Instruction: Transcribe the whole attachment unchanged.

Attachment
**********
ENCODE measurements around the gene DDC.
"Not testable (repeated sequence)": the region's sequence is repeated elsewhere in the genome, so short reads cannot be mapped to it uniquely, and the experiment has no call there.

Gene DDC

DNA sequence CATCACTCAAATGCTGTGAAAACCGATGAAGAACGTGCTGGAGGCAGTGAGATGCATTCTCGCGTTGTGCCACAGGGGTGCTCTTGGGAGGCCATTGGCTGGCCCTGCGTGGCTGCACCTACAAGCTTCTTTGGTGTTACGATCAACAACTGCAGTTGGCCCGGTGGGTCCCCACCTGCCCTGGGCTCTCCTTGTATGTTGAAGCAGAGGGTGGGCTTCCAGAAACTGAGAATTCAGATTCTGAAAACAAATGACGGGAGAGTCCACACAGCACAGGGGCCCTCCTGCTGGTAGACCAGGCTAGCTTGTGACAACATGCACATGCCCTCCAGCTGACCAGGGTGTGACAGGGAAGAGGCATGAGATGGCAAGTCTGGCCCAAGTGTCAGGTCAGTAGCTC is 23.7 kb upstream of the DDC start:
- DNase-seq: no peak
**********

ENCODE measurements around the gene DDC.
"Not testable (repeated sequence)": the region's sequence is repeated elsewhere in the genome, so short reads cannot be mapped to it uniquely, and the experiment has no call there.

Gene DDC

DNA sequence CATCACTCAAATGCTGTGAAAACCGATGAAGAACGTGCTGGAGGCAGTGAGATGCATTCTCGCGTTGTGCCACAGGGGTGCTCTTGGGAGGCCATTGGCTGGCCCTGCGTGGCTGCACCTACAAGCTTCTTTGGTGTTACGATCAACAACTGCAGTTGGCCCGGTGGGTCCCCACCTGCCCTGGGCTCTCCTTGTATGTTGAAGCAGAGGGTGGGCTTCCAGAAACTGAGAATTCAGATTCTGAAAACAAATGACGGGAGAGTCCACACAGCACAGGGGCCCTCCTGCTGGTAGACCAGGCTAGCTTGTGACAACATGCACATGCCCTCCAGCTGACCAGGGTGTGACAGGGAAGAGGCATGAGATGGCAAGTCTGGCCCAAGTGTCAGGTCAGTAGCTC is 23.7 kb upstream of the DDC start:
- DNase-seq: no peak